We have also considered use of the expressions, ‘Globalist’ or ‘Internationalist’ or ‘Transnationalist’ to describe one faction and we have considered the expression,‘Nationalist’ to describe the other faction. But these expressions come up short as apt descriptors, too, because they are nebulous. Moreover, the term, ‘Nationalist,’is all too often used as a term of disparagement by the mainstream media, when writing or talking about President Trump, or anyone who supports him. The mainstream media erroneously identifies the President’s nationalist fervor with fascism, even though President Trump clearly is not a fascist and the term‘nationalism’ does not denote ‘fascism’, and should not be construed as synonymous with ‘fascism.’ However, the allusions are there, just the same, operating as a meme in the public’s consciousness. This is all by design, to attack the legitimacy of Donald Trump as the Nation’s President.
So, where does that leave us in coming up with a suitable label to describe each faction?
A well-learned attorney, and legal scholar with whom we have discussed the matter, suggested that the expressions, ‘Collectivist,’ and ‘Individualist,’ are the best terms to describe each respective faction. And we concur. These two expressions are precise; carry no connotation of disparagement; have not heretofore been used by anyone, to our knowledge, to describe the two factions; and broadly embrace all beliefs, precepts, presuppositions and aims of each of the two sides facing off in this modern American Civil War. Furthermore, there is no danger of overlap in what each term connotes. Mutual exclusivity in both the connotation and denotation of the expressions, as applied to each of the respective groups, is therefore faithfully maintained. The expressions, ‘Collectivist’ and ‘Individualist,’ are, then, the two expressions we will use here as referrers or descriptors for each of the two factions in this conflict.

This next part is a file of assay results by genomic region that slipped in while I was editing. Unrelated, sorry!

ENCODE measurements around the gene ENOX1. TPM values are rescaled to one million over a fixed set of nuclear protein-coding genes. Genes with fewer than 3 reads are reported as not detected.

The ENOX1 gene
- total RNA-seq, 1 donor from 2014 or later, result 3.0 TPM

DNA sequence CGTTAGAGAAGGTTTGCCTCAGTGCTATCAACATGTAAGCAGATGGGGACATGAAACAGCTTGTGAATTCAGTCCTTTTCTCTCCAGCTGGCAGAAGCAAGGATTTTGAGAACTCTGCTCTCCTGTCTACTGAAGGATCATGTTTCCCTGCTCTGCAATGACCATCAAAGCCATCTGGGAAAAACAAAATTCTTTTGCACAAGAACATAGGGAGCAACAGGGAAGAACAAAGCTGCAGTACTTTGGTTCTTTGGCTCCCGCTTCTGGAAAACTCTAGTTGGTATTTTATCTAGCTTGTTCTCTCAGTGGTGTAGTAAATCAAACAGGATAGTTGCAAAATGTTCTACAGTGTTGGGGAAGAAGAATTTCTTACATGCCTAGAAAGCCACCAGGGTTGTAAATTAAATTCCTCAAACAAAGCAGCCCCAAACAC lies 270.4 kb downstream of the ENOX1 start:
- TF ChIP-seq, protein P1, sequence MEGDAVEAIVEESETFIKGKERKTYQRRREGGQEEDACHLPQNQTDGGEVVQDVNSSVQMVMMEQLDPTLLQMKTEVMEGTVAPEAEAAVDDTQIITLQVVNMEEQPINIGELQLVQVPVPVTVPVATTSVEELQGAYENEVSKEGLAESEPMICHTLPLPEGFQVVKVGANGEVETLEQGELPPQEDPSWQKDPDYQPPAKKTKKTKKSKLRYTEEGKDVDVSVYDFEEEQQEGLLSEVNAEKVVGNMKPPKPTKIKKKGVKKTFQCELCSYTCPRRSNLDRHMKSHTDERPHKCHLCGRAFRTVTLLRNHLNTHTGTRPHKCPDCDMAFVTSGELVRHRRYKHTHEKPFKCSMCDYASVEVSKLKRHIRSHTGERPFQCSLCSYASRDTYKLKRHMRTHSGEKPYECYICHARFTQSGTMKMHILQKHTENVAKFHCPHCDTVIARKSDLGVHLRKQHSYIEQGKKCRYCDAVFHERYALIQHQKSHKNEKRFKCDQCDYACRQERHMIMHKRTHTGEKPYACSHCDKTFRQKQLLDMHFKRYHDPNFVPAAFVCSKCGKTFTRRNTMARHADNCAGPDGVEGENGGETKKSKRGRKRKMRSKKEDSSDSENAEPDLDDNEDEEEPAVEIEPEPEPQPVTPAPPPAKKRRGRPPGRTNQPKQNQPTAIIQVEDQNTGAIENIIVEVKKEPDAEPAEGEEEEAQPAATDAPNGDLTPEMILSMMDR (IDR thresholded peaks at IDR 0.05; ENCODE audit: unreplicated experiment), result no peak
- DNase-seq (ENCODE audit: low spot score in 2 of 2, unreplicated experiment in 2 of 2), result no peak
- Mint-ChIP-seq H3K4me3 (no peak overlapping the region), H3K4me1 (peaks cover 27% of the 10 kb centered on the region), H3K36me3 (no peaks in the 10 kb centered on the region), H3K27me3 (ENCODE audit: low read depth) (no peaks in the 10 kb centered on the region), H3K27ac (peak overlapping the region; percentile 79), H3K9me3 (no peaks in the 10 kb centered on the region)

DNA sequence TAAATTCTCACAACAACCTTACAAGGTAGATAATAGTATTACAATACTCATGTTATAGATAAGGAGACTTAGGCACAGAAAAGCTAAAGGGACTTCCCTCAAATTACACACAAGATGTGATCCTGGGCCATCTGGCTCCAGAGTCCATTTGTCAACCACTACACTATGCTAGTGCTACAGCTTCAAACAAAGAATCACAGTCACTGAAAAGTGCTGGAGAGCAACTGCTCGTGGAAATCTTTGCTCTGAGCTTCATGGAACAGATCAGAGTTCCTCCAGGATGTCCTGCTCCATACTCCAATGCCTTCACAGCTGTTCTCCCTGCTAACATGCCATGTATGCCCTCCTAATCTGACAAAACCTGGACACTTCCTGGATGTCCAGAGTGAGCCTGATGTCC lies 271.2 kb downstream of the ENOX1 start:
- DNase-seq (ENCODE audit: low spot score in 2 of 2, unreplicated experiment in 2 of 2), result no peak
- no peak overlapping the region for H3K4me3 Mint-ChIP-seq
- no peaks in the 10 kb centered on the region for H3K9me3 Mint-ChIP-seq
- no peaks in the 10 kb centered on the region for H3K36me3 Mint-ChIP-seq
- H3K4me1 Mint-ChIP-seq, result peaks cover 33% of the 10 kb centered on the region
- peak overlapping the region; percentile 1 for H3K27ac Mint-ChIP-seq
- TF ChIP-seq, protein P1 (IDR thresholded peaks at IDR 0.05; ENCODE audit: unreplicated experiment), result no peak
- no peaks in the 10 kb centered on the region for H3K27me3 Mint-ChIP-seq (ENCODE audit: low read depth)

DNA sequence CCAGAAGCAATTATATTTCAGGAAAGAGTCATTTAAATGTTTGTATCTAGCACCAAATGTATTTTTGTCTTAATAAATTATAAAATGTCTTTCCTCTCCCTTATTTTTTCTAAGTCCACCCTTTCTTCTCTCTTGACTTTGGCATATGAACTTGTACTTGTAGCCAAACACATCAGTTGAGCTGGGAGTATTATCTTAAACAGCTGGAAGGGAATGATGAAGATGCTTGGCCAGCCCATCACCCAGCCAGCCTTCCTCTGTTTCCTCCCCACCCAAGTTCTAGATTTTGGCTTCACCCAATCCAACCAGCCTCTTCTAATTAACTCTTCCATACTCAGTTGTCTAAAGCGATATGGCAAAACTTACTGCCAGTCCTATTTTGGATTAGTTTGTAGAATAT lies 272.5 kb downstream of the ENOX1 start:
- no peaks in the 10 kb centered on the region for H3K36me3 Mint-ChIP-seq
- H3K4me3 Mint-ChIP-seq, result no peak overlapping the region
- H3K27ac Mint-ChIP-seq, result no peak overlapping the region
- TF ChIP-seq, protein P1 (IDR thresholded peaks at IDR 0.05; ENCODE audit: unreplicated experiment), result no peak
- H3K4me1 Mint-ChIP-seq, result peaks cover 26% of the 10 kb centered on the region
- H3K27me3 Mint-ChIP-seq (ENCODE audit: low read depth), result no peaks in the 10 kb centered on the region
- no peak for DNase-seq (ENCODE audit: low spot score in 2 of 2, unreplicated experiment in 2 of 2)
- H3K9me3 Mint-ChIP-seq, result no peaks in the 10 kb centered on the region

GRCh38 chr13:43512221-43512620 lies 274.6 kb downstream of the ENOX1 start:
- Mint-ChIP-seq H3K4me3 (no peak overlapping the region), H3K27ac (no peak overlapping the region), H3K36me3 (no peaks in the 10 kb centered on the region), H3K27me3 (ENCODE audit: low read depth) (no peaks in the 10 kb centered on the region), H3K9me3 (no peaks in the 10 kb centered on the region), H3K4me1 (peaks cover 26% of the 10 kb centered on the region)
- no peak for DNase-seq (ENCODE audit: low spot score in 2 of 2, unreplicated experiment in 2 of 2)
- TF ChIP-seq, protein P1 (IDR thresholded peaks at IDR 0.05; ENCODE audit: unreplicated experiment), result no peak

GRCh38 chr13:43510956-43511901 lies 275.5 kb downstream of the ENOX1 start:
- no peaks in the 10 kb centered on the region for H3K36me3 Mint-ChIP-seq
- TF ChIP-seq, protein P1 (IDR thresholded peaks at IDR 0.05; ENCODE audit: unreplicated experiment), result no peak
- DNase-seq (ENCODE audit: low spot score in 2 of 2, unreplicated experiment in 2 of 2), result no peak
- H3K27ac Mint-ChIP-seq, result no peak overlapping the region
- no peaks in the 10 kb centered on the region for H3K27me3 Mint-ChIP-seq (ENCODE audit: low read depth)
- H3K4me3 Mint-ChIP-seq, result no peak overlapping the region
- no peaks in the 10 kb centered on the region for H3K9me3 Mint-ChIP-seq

We thus have before us two distinct, mutually exclusive visions of the Country and of the world; two distinct notions of law and government, and of the relationship of man to government and to each other—two distinct visions, only one of which can be realized; and two ever diverging paths, only one of which our Nation can take. Our Nation is at a crossroads.
In our next segment we will lay out the basic belief systems, precepts, and ultimate goal and logical outcome of the Collectivist and Individualist philosophies, the motivations of which can be readily discerned from those beliefs, precepts, and aims. We will see in this delineated list two competing visions for our Country, one of which, taken to its logical conclusion, results in the ultimate dissolution of the Country as an independent, Sovereign Nation State, along with the dissolution of the Nation’s Constitution and system of laws. The other faction seeks to preserve the Country as an independent, Sovereign Nation State, in accordance with the intention of the founders of the Nation; and with the Nation’s Constitution and laws intact and supreme, never to be subordinated to foreign law or foreign jurisprudential system.
Read more at: AmmoLand.com